Other circuit designs for fault testing have mostly included techniques requiring the addition of transistors or the modification of the network topology to include test structures. At-speed testing has generally been avoided and much work has only involved stuck-on and stuck-off fault models. For example, in an article by S. M. Reddy and M. K. Reddy, entitled "Testable Realizations for FET Stuck-Open Faults in CMOS Combinational Logic Circuits," IEEE Transactions on Computers, Vol. C-35, No. 8, (August 1986), pp. 742-754, it is shown that in a specific design using a single CMOS gate, single transistor stuck-open faults can be detected in the presence of arbitrary circuit delays. However, means for detecting intermediate faults wherein the transistor under test is neither stuck-on nor stuck-off is not disclosed.
Moreover, in an article by D. L. Liu and E. J. McCluskey, entitled "Designing CMOS Circuits for Switch Level Testability," IEEE Design and Test of Computers, (August 1987), pp. 42-49, a CMOS design for transistor level testability using a three pattern testing scheme to detect only stuck-on and stuck-off faults is described. Finally, in an article by S. Kundu and S. M. Reddy, entitled "On the Design of Robust Testable CMOS Combinational Logic Circuits," Eighteenth International Symposium on Fault-Tolerant Computing, Tokyo, Japan (June, 1988), pp. 220-225, a robust testing technique for detecting stuck-open faults and path delays is provided. The technique for detecting path delays is incapable of detecting intermediate faults in the transistors under test.
Patent protection has also been obtained for integrated circuits having means for detecting faulty transistors and, in particular, means for detecting "short channel" effects. For example, in U.S. Pat. No. 4,789,825, to Carelli et al., an integrated circuit having channel length indicator means is disclosed. The channel length indicator means includes a test transistor with a channel length substantially greater than that of the transistor under test. The purpose of the test transistor is to generate a reference voltage to which the output voltage of the transistor under test can be compared. An excessive difference in the respective voltages indicates the presence of short channel effects and gate independent operation. A signal flag is also generated to indicate the presence of the short channel. The disclosed integrated circuit does not, however, have means for detecting stuck-on, stuck-off, or intermediate faults in the transistor under test.
In summary, notwithstanding many attempts to provide complete fault detection at the transistor level, the various described stuck-at, delay fault, spot defect and IDDQ models only cover restricted subsets of the dominant failure mechanisms associated with modern integrated circuit technologies. Moreover, conventional fault detection techniques fail to detect many intermediate faults.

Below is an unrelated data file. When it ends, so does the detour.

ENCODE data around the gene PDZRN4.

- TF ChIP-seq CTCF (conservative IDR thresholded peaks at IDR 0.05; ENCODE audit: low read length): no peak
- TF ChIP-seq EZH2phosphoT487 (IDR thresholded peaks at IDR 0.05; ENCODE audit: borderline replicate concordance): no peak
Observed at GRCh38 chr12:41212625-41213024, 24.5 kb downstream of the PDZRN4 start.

It is therefore an object of the present invention to provide an improved integrated logic circuit having the built-in capability of determining whether faults exist in one or more of the logic circuit elements.
It is another object of the present invention to provide an improved integrated logic circuit which is capable of detecting transistor level stuck-on, stuck-off and stuck-at faults in active logic elements.
It is still another object of the present invention to provide an integrated logic circuit which is capable of detecting intermediate faults in active logic elements.
These and other objects of the invention are provided by an integrated circuit comprising a plurality of logic circuit elements and at least one test element for electrically loading at least one of the logic circuit elements and producing a first digital output signal when the impedance of the logic circuit element under test is within an acceptable range and producing a second digital output signal when the impedance is unacceptable. The impedance of the logic circuit element under test is checked during both its conductive ("on") and nonconductive ("off") modes of operation by an appropriately sized test element connected to the output of the logic circuit. The test element is designed to have an on-state impedance within a range of values. This range is dependent on the acceptable impedance values for the logic circuit elements to be tested.
The impedance fault detection means of the present invention allows for the testing of conventional faults, such as stuck-at, stuck-on and stuck-off as well as the identification of faults of the intermediate type caused by a too high or too low device impedance. These latter types of intermediate faults are especially important in high performance integrated circuits because they can cause signal degradation which can result in intermittent or "soft" failures due to marginal delay and signal aberrations from noise and crosstalk. These failures can also make combinational circuits exhibit sequential behavior.